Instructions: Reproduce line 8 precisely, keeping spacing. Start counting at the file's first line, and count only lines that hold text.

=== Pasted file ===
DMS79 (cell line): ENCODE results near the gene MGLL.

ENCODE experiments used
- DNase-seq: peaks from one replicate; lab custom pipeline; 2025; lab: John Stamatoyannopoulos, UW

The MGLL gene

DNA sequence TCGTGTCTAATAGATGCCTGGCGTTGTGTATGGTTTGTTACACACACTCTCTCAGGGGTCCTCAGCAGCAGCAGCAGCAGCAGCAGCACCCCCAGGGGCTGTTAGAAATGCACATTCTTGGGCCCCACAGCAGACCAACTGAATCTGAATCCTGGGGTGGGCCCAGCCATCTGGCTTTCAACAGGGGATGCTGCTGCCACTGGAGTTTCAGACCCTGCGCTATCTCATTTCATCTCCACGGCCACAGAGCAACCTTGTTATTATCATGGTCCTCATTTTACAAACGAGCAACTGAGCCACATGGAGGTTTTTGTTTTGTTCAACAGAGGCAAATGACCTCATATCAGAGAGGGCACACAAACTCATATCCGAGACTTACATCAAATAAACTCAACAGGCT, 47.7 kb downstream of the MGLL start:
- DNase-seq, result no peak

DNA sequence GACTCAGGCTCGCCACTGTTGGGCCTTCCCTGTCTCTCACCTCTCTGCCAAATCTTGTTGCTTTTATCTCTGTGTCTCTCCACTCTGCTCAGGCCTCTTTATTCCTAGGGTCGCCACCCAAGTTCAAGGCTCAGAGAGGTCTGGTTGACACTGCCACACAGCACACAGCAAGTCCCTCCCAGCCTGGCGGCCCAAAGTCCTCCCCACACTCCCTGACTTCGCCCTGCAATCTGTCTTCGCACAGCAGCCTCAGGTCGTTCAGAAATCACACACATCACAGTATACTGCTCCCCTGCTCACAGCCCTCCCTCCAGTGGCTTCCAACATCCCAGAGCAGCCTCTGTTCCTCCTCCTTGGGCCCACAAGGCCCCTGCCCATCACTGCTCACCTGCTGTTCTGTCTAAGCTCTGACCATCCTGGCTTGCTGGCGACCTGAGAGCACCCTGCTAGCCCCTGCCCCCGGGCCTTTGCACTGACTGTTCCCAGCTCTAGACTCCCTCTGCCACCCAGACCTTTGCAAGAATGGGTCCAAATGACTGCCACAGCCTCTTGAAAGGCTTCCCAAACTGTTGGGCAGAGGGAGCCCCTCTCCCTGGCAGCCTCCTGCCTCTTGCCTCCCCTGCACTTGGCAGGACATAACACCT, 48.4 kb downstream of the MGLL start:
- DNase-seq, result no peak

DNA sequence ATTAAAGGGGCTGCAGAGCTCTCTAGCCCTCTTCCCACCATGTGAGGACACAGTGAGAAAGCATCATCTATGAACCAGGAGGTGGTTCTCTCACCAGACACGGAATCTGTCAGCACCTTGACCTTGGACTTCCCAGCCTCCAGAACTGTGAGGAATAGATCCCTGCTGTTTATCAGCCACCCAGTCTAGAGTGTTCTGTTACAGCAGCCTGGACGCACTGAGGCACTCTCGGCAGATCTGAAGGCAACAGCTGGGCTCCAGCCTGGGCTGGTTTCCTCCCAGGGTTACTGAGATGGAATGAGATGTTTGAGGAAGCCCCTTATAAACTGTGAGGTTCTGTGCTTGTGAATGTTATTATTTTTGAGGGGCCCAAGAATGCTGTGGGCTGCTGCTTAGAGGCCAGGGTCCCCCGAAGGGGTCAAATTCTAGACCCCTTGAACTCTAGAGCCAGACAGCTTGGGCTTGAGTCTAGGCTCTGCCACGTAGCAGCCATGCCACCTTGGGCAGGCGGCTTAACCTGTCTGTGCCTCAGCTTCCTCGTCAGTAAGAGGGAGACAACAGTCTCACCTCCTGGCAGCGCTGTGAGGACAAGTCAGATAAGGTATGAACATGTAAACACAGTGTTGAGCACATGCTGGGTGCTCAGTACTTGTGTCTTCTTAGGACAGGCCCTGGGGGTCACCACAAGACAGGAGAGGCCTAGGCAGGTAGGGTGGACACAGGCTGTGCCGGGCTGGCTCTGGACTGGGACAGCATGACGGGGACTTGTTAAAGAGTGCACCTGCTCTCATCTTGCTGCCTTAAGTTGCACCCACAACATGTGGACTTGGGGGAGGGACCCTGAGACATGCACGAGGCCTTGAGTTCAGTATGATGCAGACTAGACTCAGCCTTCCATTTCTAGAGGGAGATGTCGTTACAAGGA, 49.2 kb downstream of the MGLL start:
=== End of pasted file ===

- DNase-seq, result no peak